Pfrieger’s landmark publication of the vital role of cholesterol in the formation and function of memory synapses ( ), has been followed by one research report after another documenting the importance of cholesterol and our wide ranging demand for cholesterol in so many of our vital bodily functions, including nerve, muscle and even personality.

In history, cholesterol became an important evolutionary player when simple cellular organisms began evolving into the complex eukaryotic cells that gave rise ultimately to humans. The complexity of animal cells would not be possible without all the membrane structures that define the components of our cells.

The nucleus, the mitochondria, the cell walls, the Golgi apparatus and the endoplasmic reticulum are all parts of our cells contained in bi-lipid membranes.  These bi-lipid membranes are a double layer of molecules with a fatty middle (lipophilic) and a water-attracting outer layer (hydrophilic).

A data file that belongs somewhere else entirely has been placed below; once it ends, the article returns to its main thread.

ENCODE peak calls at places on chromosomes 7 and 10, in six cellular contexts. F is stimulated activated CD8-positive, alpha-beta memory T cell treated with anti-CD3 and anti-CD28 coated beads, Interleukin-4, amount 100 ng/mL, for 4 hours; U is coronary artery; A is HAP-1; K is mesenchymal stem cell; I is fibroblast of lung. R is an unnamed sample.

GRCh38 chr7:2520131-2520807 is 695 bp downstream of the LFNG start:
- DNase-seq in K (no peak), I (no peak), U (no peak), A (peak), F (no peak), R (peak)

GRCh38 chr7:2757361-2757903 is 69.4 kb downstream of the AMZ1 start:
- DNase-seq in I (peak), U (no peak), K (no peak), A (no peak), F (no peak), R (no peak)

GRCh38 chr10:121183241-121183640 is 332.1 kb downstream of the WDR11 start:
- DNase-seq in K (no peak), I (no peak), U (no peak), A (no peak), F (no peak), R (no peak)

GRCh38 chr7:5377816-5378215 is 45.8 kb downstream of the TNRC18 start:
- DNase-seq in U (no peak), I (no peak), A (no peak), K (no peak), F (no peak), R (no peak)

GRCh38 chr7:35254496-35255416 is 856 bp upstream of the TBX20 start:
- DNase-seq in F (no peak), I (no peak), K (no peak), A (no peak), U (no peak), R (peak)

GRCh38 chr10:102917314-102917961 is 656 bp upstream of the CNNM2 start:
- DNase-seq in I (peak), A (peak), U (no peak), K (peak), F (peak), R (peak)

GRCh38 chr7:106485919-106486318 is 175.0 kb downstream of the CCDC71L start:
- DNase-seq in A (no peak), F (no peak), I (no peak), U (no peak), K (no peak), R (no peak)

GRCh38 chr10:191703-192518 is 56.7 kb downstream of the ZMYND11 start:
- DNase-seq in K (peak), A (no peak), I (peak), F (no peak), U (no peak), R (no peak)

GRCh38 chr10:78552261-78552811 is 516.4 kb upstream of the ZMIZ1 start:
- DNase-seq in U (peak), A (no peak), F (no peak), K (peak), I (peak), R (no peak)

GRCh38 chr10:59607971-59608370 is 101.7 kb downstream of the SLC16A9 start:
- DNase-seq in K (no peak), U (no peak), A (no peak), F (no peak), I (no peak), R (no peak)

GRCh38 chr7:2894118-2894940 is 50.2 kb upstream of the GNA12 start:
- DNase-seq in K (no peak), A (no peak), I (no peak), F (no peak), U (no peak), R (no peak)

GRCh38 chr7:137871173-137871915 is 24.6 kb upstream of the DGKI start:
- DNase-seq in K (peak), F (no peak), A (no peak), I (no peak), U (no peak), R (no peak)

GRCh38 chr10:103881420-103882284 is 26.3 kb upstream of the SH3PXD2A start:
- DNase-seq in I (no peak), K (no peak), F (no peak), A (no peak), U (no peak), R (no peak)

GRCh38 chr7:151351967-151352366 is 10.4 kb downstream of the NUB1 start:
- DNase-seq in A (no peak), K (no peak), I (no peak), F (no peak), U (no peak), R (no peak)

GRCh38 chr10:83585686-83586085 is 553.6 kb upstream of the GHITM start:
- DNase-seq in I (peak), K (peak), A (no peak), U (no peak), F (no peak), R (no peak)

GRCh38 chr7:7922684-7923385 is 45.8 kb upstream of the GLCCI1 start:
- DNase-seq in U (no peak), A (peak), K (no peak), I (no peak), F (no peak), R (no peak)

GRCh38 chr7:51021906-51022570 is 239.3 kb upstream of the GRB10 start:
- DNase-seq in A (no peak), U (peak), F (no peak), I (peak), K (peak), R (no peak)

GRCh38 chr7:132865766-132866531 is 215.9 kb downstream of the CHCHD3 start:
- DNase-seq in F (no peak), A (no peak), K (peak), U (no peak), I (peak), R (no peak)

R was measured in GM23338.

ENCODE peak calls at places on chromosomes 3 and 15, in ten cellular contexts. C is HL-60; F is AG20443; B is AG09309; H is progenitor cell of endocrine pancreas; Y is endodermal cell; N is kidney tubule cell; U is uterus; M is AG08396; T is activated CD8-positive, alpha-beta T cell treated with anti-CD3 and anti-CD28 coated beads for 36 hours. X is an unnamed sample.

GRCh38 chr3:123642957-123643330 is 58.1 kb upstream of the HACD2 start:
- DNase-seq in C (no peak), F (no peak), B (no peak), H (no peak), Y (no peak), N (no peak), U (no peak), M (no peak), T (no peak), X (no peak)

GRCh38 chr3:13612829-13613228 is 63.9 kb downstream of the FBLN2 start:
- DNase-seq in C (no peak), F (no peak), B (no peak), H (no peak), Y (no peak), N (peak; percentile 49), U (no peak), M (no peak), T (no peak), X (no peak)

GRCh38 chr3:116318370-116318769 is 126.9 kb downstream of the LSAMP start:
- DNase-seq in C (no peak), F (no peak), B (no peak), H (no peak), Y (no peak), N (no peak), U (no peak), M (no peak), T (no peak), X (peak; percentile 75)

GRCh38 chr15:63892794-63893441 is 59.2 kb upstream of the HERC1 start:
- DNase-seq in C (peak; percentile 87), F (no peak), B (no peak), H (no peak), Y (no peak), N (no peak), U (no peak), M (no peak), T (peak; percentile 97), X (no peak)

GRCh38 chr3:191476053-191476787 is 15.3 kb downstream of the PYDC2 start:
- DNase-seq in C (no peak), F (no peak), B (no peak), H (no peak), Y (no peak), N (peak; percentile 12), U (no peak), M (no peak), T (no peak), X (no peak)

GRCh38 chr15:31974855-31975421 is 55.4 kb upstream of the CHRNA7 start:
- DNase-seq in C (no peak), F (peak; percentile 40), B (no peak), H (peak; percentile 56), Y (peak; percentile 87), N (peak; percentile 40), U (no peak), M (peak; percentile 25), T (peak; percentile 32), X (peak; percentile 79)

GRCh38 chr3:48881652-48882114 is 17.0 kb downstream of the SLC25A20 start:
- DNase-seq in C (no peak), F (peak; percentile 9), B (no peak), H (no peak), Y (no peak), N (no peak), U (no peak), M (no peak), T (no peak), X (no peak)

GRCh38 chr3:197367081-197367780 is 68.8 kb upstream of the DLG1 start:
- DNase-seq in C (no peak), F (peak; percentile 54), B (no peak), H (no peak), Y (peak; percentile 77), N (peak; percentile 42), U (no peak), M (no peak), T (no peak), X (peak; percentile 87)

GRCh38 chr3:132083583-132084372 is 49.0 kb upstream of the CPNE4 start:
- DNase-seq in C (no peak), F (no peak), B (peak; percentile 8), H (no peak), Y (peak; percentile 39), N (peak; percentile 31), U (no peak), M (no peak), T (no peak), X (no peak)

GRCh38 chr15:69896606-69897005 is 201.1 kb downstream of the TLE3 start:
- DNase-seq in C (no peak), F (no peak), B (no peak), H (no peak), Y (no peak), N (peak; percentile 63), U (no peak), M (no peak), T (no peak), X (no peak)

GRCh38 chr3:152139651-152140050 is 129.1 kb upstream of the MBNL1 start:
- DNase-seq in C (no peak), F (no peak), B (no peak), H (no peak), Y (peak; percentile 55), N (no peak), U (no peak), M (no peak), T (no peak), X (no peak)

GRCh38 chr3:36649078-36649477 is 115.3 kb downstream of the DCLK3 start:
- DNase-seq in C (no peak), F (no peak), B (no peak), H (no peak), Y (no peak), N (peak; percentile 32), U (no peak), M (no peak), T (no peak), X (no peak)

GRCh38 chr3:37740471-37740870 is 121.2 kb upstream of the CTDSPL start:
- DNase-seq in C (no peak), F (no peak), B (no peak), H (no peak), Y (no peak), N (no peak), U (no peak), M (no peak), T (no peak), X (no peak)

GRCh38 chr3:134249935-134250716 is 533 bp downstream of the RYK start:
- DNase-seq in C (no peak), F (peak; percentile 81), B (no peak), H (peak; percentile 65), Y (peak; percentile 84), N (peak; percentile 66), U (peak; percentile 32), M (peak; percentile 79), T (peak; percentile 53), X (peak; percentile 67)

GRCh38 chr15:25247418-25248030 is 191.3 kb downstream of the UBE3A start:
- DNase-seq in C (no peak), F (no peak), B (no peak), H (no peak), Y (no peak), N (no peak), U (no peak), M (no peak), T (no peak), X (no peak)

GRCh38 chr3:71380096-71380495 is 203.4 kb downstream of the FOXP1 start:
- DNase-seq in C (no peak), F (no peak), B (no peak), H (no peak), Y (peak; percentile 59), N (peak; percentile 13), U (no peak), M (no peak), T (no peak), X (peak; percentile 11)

While these membranes are basically the wrappers, they are also very dynamic, functionally active structures. They support and wrap the cell’s contents. They control all lipid traffic into and out of the cell and its organelles (internal cell parts). To do this these membranes needed to be flexible, strong and changeable.

A molecule was needed to move around the cell membrane, organizing and changing the bi-lipid layers in support of all its cellular functions. Only one molecule was uniquely suitable for this role–we call it cholesterol. Almost all our cholesterol is found in our cell membranes. An average of 20% of all the molecules in our cellular membranes is cholesterol.

Over the past decade there has been a huge increase in the research publications documenting the action of cholesterol-rich structures within these membranes. Lipid research now describes an amazingly busy schedule for our membrane-cholesterol molecules. Saying that our bodies run on cholesterol comes very close to describing what has been learned just in the past few years.

Additionally, cholesterol is the precursor for a whole class of hormones known as the steroid hormones that are absolutely critical for life as we know it. Such hormones include estrogen, progesterone, testosterone, aldosterone, cortisol and calcitrol (vitamin D).These hormones determine our sexuality, control the reproductive process, and regulate blood sugar levels and mineral metabolism.